Guest post by Tim Anderson, author of Tune in Tokyo, just $7.99 on Kindle.
Foreigners in Japan—gaijin, as they are called—face a fascinating array of benefits and hazards as they make their way through the country’s streets, karaoke boxes, noodle shops, company parties, game centers, and love hotels. So why not have a look at the best and worst of these? It’ll be fun, trust me.
Fun thing #1: You Have Automatic Allure
To make a splash when you are a foreigner (non-Asian) in Japan, just step out of your tiny matchbox apartment and onto the narrow street that you will get lost on. Folks will stare at you. Sometimes with genuine curiosity, sometimes because you are so weird and gangly, sometimes because they can’t believe how big your nose is. Get used to it. If you go into a shop, they will stare at you, often somewhat distrustfully, because you have those big western hands and feet and are likely to knock something over if you’re not stared at enough. When was the last time anyone paid this much attention to you in your home country? It’s probably been weeks. And you had to run outside naked, covered in Cool Whip, and screaming “I am the 99%” to get anyone to look at you. But in Japan? Just walk outside and wait for the eyeballs to land on your ungainly body. You’ll get used to the attention, you may start to believe the hype, and you’ll miss it when it’s over.
Bummer #1: You Feel Fat All the Time
This is a direct result of the immediately preceding Fun Thing. The longer you are in Japan, the more in tune you become with the natives around you. You get used to the tiny spaces, the crowds, the microscopic candies, the modest portion sizes at meals. And the more you immerse yourself in the daily culture of Japan, the more likely you are to think that western folks are just too damn large. My friend Rachel once caught a glimpse of some giant American slob in a store window as she passed by it, and she couldn’t help but ask herself, “God, who is that enormous beast?” To her shock, she realized that she was looking at her own reflection. I know how crestfallen she must have felt. I once nearly wept real tears when I saw a reflection of myself in a mirror going down an escalator next to a 109-year-old woman half my size. I looked like Frankenstein’s monster.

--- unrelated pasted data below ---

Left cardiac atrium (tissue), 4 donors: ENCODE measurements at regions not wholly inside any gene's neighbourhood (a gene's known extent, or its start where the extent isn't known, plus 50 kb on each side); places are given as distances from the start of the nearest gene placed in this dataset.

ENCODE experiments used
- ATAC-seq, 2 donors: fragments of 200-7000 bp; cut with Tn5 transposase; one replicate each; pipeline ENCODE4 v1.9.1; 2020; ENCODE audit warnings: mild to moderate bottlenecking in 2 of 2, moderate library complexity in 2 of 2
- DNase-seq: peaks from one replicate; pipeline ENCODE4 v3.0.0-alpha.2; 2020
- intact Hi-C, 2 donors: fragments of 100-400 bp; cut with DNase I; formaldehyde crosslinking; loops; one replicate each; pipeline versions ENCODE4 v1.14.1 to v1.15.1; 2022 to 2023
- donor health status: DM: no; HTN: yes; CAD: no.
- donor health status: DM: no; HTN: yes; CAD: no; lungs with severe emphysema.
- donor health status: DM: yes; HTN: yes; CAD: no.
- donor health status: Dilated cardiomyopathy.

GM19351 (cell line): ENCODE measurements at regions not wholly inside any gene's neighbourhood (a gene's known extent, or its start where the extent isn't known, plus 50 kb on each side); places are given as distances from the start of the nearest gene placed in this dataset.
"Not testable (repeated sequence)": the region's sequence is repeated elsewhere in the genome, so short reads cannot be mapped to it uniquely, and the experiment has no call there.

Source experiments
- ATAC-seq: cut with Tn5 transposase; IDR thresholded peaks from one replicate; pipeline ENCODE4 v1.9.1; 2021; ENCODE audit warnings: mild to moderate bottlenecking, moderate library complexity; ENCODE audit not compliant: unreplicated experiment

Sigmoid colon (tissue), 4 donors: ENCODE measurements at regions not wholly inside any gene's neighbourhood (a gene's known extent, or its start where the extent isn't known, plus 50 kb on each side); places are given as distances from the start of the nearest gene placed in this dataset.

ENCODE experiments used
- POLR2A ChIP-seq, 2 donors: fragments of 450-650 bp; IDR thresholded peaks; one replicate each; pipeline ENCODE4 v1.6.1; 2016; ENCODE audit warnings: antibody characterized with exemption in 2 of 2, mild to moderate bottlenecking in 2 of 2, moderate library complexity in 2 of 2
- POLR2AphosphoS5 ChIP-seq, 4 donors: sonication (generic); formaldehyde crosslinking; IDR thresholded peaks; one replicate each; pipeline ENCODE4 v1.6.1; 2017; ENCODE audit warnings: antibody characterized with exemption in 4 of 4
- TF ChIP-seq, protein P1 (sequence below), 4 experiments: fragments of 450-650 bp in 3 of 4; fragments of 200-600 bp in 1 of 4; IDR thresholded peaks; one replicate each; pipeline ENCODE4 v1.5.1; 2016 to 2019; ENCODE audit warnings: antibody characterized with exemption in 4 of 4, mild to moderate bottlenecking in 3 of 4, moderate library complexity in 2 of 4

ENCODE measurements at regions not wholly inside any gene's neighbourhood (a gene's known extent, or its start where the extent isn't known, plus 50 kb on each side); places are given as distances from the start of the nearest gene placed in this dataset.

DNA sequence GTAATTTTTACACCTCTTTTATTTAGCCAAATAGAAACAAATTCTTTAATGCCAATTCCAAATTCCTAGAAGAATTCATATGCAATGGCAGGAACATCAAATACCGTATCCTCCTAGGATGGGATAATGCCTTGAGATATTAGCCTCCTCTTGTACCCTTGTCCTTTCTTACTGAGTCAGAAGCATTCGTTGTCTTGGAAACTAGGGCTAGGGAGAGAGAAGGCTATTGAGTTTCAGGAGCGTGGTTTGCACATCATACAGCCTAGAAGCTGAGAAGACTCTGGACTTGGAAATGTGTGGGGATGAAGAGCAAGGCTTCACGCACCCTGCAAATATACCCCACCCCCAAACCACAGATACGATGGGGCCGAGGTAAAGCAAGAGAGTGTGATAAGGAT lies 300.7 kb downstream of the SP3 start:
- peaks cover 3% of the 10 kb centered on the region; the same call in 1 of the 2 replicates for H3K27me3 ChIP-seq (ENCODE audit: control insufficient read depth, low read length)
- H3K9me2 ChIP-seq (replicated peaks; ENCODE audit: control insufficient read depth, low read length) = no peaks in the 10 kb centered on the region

Fun thing #2: You Get Away with Things
One thing you will certainly get used to is doing things wrong, all the time, forever. Japan is a country of nuance and inborn cultural knowledge. You will misunderstand many things. For example, early on in my stay in Tokyo, I asked a class of mine what Japanese people eat for breakfast. (I wanted to know what their version of biscuits and sausage gravy was.) Most of the people had the same answer: rice and miso soup. I thought this sounded like a pretty good way to start the day, especially in the colder months, so I started eating a lot of rice and miso soup. Thing is: I foolishly assumed that when folks said they eat “rice and miso soup” that they meant they ate them together, like in the same bowl. You know, like mixing your grits with your scrambled cheese eggs. YOU ARE NOT SUPPOSED TO DO THIS, ESPECIALLY IN PUBLIC. Japanese folks say that this is like eating dog food. But I was a gaijin, so folks expected me to do things wrong. It’s what gaijin do. If I were a Japanese person doing this, I would be an outcast and would be promptly banished from polite society (and my family would probably have to pay monetary compensation to anyone who was forced to witness my social crime).
Bummer #2: You Can’t Buy Any of the Awesome Clothes You See
Tokyo has awesome shops and you will just want to buy all those cool faux-leather jackets with the funky ‘80s collars and the T-shirts featuring adorable little guinea pigs and messages on them saying something like “Probably Not.” Stop what you’re doing. You will not be able to fit into this stuff. Your pectorals will poke through that T-shirt in a most unseemly fashion, your belly will rear its button, and you will not be able to negotiate one sleeve of that jacket onto your body. Shoe shopping is just asking for trouble. You will find all of this very frustrating, but get used to it. And take heart: because the Japanese diet has changed so much recently, there are bound to be more Big and Tall shops popping up. America is still really good at exporting obesity.
And, to end on a positive note:
Fun Thing #3: No Matter How Terrible and Downright Offensive Your Japanese Is, Japanese People Will Compliment You On How Great Your Japanese Is
Unlike the French, who are constitutionally incapable of giving you a damn break, the Japanese really appreciate efforts you make with their language, like when you say “hello, how are you?” or “That’s a cute kitten, where did you kill it?” I was constantly amazed at how the little squeaks of Japanese I was able to emit in my first months all received across-the-board wonderful reviews from whoever I was attempting to speak to. “One of the year’s 10 best!” “A wild, seductive, musical romp of a sentence!” Of course, this can start to feel a little patronizing at times, especially when you are studying constantly and trying to manage a coherent conversation in a terribly difficult language. But, when you get down to it, compliments are like cream-filled donuts: there can never be too many, and they can never be too big. So just suck it up and enjoy your donuts.